We know that as we age our brain becomes smaller but the results of a recent study from the Johns Hopkins University in Maryland now suggests that older adults who suffer from hearing loss are more likely to experience a higher level of brain shrinkage at a faster rate.
For the study, Dr. Frank Lin, M.D., Ph.D., and his colleagues analyzed 126 participants aged between 56 and 86 years for up to a 10-year period. The study participants underwent yearly magnetic resonance imaging (MRI) scans for their brain changes to be tracked plus physical examinations, including hearing tests. At this point, 71 participants had normal hearing, while 51 had impaired hearing with a minimum loss of 25 decibels. The participants with impaired hearing also lost at least an extra cubic centimeter more of brain tissue every year, compared with those who had normal hearing.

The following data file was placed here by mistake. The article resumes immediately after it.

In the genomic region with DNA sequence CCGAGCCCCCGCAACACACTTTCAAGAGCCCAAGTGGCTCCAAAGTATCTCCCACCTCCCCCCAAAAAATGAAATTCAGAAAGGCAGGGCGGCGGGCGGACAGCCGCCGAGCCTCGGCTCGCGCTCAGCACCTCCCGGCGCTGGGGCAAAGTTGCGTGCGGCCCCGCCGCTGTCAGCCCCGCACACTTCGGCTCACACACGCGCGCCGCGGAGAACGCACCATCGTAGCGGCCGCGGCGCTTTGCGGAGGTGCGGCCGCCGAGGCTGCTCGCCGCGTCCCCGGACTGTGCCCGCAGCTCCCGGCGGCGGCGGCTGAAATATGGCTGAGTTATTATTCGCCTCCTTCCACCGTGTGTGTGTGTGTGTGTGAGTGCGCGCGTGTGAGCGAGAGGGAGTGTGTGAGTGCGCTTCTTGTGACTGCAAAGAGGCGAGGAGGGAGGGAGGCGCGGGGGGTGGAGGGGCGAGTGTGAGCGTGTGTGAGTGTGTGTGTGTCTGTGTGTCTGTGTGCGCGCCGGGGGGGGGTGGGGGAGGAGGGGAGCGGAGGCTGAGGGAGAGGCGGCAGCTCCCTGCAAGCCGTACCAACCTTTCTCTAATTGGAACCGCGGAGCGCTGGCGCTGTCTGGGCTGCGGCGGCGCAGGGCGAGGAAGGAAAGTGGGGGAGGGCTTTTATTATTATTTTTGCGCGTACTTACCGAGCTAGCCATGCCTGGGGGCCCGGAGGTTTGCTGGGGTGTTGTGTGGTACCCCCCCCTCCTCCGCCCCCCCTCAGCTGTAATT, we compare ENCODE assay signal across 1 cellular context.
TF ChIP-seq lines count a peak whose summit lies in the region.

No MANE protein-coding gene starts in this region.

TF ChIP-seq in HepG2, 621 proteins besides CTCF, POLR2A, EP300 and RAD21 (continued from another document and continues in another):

Address hearing loss ‘sooner rather than later’
Dr.Lin says it is not surprising that these particular brain structures were affected. He explains that because people with hearing loss tend to use speech and sound less, brain structures linked to these processes are more likely to shrink due to lack of stimulation.
He also says their findings emphasize the importance of treating hearing loss as early as possible, adding: “Our results suggest that hearing loss could be another ‘hit’ on the brain in many ways.If you want to address hearing loss well, you want to do it sooner rather than later. If hearing loss is potentially contributing to these differences we’re seeing on MRI, you want to treat it before these brain structural changes take place.” Dr. Lin and his colleagues say they plan to eventually examine whether treating hearing loss early can reduce the risk of associated health problems.